To summarize, the liver regulates most chemicals in the body and processes all the blood leaving the stomach and intestines. It breaks down, balances, stores, and creates nutrients, and it expels bile to carry away waste. It also metabolizes drugs and harmful compounds into non-toxic byproducts.
Now that we have an overview of all the vital processes the liver is involved with, let’s narrow our focus to how it’s linked to hormones.
How Hormones Impact the Liver
The endocrine system and the liver are tightly interwoven. Hormones act on the liver regulating its metabolic processes and protein synthesis. These complex interactions occur through receptors found in the liver. Hormonal actions to mediate the liver’s responses are dependent on the presence of these specific receptors and their concentrations.
For example, both endogenous and external sources of estrogen have been found to alter the production of several liver proteins, such as hormone and mineral transport proteins, some drug-metabolizing enzymes, and others. Furthermore, there is evidence that estrogens and androgens support liver cell regeneration.
How Does the Liver Affect Hormones?
As highlighted already, the liver plays a key role in hormone modulation. More specifically, this includes:
- Transforming inactive hormones to active compounds (e.g., Thyroid hormones: thyroxine (T4) into triiodothyronine (T3), Vitamin D: vitamin D3 into 25-hydroxy (25-OH) vitamin D).
- Inactivating, metabolizing, and excreting hormones from the body.
- Synthesizing transport proteins which regulate hormone levels. (When hormones are bound for transport, they remain inactive until they get to their target tissue.)
- Production of hormone-dependent growth factors and inhibitors.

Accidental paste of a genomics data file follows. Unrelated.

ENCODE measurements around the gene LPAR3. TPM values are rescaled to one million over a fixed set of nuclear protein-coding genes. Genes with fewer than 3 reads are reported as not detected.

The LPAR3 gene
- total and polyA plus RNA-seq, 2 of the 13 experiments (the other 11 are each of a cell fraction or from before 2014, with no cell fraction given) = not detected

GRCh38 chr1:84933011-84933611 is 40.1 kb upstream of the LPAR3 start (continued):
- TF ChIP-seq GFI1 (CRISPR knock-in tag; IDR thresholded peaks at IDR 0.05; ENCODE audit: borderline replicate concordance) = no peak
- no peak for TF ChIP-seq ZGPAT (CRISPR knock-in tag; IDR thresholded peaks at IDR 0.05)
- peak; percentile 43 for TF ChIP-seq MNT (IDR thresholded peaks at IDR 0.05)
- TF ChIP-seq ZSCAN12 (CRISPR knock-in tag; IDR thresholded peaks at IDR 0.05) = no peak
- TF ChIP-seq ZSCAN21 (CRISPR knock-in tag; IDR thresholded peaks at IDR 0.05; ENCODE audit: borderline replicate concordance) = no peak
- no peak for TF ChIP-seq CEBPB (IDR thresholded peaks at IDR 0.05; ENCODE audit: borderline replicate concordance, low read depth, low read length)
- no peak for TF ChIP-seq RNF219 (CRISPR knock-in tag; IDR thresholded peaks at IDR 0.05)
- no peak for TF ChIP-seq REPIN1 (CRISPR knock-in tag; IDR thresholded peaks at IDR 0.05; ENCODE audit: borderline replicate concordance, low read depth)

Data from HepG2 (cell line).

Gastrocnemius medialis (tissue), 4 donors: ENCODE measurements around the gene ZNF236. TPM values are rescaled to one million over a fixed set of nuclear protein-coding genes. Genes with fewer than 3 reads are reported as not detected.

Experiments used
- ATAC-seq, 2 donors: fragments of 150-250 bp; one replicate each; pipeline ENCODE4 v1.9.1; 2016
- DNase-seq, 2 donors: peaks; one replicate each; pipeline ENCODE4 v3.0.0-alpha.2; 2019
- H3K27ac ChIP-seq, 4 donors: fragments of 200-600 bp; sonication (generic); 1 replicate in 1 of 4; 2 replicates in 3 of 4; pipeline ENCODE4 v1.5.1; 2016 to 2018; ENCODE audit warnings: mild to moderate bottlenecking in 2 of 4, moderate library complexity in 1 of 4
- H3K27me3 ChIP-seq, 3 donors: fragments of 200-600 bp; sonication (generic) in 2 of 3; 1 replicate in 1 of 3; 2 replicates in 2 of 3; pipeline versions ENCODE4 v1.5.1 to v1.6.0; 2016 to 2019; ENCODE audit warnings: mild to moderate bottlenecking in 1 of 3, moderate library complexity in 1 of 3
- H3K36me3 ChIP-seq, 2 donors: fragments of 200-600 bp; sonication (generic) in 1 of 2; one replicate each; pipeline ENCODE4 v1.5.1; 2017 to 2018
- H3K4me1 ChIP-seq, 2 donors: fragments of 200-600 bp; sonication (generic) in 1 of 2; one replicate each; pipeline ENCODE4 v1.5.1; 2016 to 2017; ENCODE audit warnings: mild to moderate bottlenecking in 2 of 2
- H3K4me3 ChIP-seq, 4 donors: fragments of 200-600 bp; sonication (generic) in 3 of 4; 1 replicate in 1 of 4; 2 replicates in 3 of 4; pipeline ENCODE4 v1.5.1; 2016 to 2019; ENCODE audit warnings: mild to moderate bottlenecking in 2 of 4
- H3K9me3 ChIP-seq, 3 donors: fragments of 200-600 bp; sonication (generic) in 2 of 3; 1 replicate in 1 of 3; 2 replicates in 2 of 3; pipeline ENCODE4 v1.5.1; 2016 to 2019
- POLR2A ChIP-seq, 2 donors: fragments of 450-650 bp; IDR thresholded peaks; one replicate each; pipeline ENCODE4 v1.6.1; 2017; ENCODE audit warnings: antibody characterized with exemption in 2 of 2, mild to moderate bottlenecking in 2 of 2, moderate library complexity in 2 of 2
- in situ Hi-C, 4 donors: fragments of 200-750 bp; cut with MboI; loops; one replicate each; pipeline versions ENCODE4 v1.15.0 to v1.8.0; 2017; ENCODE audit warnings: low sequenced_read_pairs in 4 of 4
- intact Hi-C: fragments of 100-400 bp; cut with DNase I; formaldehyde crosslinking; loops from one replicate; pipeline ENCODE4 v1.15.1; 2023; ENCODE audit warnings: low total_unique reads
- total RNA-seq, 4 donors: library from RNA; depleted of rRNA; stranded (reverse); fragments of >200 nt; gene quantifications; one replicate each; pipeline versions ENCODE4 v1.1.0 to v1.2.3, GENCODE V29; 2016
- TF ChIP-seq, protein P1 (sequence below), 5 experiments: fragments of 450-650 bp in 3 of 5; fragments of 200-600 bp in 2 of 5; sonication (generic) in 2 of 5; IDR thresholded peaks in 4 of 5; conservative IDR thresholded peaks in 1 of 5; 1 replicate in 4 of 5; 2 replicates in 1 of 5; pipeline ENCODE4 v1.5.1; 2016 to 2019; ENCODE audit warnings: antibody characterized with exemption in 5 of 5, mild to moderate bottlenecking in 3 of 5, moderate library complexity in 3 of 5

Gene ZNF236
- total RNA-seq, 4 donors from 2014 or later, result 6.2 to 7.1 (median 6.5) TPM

The Liver-Gut-Thyroid Connection
The Liver-Gut Connection
The portal vein (a blood vessel that carries blood from the gastrointestinal tract, gallbladder, pancreas, and spleen to the liver) is the bi-directional connecting link between the gut and the liver. It delivers metabolites made in the intestines to the liver. These break-down products stimulate the liver to produce bile and antibodies. The cycle continues when bile and these immune substances are then secreted back into the digestive tract where they can be further metabolized by its microbes.
This feedback loop between the gut and liver is called enterohepatic circulation, and it determines the amount of bile acids produced, which is vital for proper detoxification of the body. This process regulates the excretion of neutralized substances, including hormones, and assists with fat digestion.
The Role of the Liver-Gut Link in Estrogen Clearance
There is a specific group of bacteria that exist in the gastrointestinal tract that are capable of metabolizing estrogens. These microbes are collectively called the estrobolome.
The bacterial species in the estrobolome possess B-glucuronidase (GUS) enzyme activity. These enzymes recycle estrogen back into the blood instead of being eliminated through the stool.
In general, the more of these microbes that are present, the less estrogen is eliminated. If there is dysbiosis, an imbalance of the gut microbiota, estrogen levels can be disrupted even more. This can result in hormonal imbalances, inflammatory estrogen metabolites that are not eliminated, and estrogen dominance. Estrogen dominance (a greater ratio of estrogen to progesterone and other sex hormones) is linked to biological female health disorders (e.g., endometriosis, polycystic ovary syndrome, and fertility issues).
The Liver-Thyroid Axis